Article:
US vows to pioneer AI
By Yang Hongyan
People's Daily app

Washington (People's Daily) - The White House hosted the Artificial Intelligence (AI) for American Industry Summit on Thursday, discussing future plans for AI and relevant policies.


(Photo: VCG)

The summit convened with over 100 senior government officials, technical experts from top academic institutions, heads of industrial research labs, and American business leaders, with industry sectors ranging from food and agriculture, energy and manufacturing, financial services, healthcare, to transportation and logistics, according to the summit summary released by the White House office of Science and Technology Policy.

The summary showed that the key issues discussed in the summit included supporting the US’ national AI R&D ecosystem, developing an American workforce to take full advantage of the benefits of AI, removing barriers to AI innovation in the US, and enabling high-impact, sector-specific applications with AI.

"As artificial intelligence transforms everything from agriculture to manufacturing to transportation, the potential for AI remains breathtaking. But we cannot be passive," said Michael Kratsios, top White House technology adviser, in prepared remarks for the summit. 



(File photos)

In February, US President Donald Trump designated AI, autonomous and unmanned systems as his administration's R&D priorities in the fiscal year 2019 budget request. He had called out the significance of AI for the future of the American military in his administration's National Security Strategy last December. 

The summary released said that the US Federal Government's investment in unclassified R&D for AI and related technologies has grown by over 40 percent since 2015, in addition to substantial classified investments across the defense and intelligence communities.

Kratsios said, to a certain degree, job displacement is inevitable, "We must do what Americans have always done: adapt." He also listed multiple actions the Trump administration has taken to ease the transition and further close the job gap in his remarks.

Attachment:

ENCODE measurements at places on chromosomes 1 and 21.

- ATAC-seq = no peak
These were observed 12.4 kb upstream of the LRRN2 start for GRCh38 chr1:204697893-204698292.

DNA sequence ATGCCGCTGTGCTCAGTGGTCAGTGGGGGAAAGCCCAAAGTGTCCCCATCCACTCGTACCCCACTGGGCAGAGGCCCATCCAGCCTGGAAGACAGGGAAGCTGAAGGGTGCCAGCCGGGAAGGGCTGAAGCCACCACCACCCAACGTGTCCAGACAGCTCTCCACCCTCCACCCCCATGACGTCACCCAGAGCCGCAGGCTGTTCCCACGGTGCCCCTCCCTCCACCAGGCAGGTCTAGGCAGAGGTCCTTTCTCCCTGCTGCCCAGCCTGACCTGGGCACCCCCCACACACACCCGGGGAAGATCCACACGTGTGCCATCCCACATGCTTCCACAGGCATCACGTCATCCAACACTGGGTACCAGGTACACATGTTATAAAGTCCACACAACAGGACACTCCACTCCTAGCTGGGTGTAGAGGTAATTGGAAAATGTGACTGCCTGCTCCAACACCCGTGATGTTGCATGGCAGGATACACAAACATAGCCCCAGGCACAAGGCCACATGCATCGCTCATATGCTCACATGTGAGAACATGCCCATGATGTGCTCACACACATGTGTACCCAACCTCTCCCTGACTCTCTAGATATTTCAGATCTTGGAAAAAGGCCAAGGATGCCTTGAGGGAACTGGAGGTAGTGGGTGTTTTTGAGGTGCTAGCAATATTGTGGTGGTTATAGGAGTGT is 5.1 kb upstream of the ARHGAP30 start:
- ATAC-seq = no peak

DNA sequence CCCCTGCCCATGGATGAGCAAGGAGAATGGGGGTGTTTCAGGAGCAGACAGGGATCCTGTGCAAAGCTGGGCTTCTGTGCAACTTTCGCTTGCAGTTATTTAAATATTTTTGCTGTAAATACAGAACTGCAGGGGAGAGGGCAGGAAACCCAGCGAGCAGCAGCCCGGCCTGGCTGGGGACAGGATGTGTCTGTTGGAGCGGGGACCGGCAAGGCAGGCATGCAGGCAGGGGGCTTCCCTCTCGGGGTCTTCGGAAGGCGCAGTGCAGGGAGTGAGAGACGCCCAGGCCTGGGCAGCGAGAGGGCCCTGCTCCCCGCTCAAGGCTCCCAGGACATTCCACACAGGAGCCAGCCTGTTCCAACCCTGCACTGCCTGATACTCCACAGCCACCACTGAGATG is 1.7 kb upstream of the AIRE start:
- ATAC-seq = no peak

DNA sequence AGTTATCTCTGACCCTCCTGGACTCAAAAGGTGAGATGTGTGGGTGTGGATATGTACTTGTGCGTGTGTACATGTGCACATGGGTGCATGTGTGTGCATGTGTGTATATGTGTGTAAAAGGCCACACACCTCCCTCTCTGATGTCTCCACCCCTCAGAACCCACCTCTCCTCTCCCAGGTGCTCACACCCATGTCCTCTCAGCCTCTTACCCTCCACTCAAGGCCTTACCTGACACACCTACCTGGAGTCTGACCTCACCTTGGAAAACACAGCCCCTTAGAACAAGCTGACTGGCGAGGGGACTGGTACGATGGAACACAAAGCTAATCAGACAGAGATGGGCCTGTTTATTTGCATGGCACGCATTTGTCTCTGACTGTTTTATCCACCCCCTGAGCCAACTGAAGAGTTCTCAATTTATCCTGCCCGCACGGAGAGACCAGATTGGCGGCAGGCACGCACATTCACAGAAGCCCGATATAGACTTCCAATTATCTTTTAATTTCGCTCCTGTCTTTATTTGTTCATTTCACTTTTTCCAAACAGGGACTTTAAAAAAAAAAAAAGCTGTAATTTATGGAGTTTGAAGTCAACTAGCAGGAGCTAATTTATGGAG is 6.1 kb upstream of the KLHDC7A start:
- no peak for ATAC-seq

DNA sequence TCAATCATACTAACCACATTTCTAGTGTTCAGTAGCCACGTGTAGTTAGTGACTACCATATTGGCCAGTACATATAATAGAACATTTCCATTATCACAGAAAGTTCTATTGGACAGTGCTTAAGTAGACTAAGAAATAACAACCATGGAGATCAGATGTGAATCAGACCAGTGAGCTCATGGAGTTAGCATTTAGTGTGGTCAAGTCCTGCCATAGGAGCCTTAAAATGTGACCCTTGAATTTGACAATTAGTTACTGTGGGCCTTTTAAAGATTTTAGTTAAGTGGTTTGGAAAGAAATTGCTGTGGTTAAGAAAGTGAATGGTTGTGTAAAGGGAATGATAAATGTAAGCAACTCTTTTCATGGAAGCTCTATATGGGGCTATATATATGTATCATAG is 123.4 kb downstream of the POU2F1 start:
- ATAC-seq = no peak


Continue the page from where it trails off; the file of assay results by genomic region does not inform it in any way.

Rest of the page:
Last September, Trump signed a memorandum prioritizing high-quality Science, Technology, Engineering, and Math (STEM) education, with a particular focus on computer science education, and directing at least $200 million per year in grant funding, which was immediately matched by the private industry with another $300 million. 

Kratsios said his office will release a 5-year strategic plan later this year to better coordinate STEM education programs across the Federal Government.

Summit attendees also discussed efforts to prepare America for the jobs of the future, with a renewed focus on STEM education throughout childhood and beyond, technical apprenticeships, reskilling, and lifelong learning programs to better match America's skills with the needs of industry, the summary read. 

During the summit, Kratsios announced the creation of a Select Committee on Artificial Intelligence under US's National Science and Technology Council (NSTC), a Cabinet-level council for Trump to coordinate science and technology (S&T) policies across the Executive Branch.

According to the Charter of the Select Committee, the Committee is to advise and assist the NSTC to improve the overall effectiveness and productivity of Federal R&D efforts related to AI, and to ensure continued US leadership in this field. It shall be chaired by the US' Office of Science and Technology Policy, National Science Foundation and Defense Advanced Research Projects Agency.